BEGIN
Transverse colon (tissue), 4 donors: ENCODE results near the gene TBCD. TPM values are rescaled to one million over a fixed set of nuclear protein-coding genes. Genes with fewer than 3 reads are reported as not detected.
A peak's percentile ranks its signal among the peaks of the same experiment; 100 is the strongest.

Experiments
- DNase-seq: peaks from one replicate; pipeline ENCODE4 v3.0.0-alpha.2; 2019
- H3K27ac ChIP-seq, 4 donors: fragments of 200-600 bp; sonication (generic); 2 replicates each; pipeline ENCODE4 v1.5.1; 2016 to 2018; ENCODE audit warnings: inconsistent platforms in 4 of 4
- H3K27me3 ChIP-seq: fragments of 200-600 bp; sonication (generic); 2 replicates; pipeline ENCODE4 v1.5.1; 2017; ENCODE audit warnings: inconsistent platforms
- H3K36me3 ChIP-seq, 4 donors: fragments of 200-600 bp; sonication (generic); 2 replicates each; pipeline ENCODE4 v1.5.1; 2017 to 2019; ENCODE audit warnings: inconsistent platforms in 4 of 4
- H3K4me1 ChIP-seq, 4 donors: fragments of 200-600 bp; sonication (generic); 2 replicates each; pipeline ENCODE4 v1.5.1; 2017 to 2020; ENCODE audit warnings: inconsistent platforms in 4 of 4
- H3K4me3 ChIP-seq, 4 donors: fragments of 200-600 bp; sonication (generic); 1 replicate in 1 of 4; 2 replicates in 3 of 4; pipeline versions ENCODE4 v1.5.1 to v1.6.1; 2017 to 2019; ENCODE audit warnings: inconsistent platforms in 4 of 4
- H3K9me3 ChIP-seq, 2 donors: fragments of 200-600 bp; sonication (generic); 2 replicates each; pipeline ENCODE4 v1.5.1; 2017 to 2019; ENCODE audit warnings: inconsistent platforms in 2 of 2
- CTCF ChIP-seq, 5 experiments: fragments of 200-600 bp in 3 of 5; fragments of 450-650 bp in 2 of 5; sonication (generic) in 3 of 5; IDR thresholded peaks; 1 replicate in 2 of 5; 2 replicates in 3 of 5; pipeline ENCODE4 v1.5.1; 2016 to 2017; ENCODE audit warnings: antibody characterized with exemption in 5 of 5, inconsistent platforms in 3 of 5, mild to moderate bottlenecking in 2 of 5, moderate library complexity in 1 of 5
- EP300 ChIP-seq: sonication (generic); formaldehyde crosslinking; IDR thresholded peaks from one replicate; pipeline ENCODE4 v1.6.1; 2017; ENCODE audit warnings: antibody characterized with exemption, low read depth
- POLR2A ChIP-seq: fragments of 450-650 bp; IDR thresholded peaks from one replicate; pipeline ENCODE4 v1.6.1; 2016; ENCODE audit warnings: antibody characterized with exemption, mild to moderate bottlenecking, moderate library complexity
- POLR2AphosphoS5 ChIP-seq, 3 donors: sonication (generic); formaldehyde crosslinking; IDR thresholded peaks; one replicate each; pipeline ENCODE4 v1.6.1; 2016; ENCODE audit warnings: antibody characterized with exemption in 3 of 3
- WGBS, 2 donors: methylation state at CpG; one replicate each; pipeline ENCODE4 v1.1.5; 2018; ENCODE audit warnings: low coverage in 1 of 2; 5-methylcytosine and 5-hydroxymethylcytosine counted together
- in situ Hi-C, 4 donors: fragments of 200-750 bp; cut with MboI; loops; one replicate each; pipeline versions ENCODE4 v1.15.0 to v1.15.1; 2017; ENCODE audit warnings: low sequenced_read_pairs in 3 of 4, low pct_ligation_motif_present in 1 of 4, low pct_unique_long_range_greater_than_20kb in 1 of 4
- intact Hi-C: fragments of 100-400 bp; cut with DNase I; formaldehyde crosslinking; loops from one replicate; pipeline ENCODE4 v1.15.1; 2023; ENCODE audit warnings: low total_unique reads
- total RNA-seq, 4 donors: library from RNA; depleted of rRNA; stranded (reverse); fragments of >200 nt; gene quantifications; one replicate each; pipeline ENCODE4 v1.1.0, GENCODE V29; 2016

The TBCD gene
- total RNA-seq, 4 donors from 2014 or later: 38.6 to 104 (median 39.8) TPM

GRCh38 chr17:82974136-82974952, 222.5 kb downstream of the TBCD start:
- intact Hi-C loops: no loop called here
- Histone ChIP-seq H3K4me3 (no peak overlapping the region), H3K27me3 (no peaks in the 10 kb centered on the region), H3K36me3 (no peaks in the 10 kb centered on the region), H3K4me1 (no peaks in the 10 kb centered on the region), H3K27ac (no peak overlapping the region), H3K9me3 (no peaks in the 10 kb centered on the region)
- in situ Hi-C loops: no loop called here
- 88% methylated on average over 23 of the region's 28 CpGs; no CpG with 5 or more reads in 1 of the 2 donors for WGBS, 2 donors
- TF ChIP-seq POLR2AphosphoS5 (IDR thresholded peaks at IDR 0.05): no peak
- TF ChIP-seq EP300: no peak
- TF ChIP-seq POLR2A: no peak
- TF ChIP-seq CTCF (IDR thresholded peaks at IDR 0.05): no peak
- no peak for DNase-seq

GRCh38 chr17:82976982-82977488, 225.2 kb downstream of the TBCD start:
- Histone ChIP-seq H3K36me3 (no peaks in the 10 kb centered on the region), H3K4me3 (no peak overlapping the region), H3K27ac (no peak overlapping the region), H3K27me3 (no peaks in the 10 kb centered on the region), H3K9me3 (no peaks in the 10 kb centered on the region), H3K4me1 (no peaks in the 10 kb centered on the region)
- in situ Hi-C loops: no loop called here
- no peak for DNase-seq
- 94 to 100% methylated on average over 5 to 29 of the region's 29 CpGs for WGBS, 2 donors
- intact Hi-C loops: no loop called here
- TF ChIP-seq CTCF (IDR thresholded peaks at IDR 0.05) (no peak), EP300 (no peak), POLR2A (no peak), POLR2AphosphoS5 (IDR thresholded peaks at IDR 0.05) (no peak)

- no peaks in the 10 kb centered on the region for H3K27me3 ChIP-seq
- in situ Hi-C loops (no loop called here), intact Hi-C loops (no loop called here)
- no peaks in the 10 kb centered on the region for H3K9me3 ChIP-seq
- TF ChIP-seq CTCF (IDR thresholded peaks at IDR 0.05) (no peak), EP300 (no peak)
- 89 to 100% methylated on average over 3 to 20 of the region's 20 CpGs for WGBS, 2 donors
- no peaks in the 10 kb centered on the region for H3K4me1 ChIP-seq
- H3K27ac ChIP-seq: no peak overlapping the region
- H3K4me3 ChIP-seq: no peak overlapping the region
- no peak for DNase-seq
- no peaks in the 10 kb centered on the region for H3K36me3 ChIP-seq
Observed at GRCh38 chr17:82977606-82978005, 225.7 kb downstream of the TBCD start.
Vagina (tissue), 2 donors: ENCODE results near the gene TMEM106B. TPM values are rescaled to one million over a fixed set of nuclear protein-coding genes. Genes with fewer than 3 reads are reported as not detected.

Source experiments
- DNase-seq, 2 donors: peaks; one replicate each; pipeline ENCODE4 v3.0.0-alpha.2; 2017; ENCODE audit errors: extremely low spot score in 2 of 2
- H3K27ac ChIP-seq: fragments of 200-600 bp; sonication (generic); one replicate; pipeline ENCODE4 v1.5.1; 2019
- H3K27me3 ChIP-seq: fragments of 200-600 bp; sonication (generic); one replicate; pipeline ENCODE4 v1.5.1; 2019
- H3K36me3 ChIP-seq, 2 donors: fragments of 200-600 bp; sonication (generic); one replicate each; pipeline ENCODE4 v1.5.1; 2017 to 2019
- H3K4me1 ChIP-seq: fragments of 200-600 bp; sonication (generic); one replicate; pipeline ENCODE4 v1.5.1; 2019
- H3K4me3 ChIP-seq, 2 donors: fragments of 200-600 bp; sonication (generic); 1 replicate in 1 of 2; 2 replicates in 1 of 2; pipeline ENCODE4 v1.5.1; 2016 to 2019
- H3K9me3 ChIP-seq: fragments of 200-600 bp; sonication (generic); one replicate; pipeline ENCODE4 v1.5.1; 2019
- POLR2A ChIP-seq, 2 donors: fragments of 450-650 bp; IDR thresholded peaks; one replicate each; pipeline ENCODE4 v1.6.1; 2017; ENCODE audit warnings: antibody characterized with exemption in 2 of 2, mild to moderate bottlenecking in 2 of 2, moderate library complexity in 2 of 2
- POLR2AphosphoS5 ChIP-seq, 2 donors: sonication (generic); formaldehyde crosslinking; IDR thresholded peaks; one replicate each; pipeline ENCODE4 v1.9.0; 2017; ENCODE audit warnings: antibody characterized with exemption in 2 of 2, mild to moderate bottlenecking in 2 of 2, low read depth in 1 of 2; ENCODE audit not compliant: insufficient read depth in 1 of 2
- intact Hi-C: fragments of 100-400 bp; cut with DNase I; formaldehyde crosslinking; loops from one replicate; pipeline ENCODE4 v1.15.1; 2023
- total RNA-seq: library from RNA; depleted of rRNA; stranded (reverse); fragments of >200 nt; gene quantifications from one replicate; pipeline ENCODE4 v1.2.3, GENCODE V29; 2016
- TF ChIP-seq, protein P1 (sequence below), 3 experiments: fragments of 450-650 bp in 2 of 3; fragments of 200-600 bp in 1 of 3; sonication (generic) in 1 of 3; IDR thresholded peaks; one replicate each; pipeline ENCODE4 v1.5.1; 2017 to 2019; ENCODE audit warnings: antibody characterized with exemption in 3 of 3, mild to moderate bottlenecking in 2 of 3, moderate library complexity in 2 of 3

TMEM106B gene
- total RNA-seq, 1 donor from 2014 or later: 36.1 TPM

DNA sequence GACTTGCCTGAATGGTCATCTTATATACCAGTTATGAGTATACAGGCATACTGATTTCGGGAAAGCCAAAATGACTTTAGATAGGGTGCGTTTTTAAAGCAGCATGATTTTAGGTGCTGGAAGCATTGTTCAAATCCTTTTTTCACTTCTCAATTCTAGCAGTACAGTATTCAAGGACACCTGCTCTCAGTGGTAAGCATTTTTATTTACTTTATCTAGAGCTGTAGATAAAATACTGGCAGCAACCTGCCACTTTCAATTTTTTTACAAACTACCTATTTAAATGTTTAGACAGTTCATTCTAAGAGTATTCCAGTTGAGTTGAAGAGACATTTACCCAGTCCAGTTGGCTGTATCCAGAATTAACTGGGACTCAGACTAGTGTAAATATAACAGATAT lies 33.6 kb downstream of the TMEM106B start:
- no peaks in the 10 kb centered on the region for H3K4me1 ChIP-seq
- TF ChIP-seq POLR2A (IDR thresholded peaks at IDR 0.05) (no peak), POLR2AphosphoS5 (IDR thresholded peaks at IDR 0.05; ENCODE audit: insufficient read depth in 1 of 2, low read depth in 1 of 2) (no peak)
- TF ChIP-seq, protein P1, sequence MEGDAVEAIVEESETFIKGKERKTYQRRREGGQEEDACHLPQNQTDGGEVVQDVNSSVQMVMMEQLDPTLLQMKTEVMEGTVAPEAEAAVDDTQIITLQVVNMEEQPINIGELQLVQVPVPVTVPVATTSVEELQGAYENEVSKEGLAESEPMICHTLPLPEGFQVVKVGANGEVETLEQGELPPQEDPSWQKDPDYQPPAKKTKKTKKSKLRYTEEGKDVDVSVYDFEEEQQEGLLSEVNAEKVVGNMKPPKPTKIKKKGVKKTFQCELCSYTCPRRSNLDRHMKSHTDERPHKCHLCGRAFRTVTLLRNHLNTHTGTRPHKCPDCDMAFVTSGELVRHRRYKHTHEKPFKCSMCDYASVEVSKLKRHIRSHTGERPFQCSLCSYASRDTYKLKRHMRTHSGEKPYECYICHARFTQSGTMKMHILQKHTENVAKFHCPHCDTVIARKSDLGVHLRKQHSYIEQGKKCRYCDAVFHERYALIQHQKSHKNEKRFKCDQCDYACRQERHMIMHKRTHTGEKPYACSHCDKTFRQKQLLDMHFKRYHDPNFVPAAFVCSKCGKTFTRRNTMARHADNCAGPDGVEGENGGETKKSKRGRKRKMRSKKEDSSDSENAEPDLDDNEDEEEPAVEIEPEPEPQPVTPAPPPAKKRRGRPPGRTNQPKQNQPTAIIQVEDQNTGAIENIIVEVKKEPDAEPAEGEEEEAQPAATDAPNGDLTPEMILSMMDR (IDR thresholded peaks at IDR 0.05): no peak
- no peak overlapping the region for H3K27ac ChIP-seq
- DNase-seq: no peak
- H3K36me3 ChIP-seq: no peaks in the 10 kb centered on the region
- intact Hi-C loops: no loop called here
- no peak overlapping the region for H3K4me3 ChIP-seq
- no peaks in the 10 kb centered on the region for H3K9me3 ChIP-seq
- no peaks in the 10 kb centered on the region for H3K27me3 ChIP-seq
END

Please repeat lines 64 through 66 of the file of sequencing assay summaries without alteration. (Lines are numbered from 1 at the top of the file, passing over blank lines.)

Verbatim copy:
- total RNA-seq, 1 donor from 2014 or later: 36.1 TPM

DNA sequence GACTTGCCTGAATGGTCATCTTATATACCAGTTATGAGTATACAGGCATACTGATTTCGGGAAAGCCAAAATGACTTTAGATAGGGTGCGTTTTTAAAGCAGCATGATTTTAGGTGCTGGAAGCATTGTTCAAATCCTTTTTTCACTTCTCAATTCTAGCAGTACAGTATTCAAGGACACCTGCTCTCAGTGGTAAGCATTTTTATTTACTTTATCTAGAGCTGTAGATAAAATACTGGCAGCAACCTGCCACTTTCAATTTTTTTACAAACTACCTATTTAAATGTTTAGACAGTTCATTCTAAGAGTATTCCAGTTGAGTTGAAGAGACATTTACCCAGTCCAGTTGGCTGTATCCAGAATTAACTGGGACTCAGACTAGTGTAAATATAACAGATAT lies 33.6 kb downstream of the TMEM106B start:
- no peaks in the 10 kb centered on the region for H3K4me1 ChIP-seq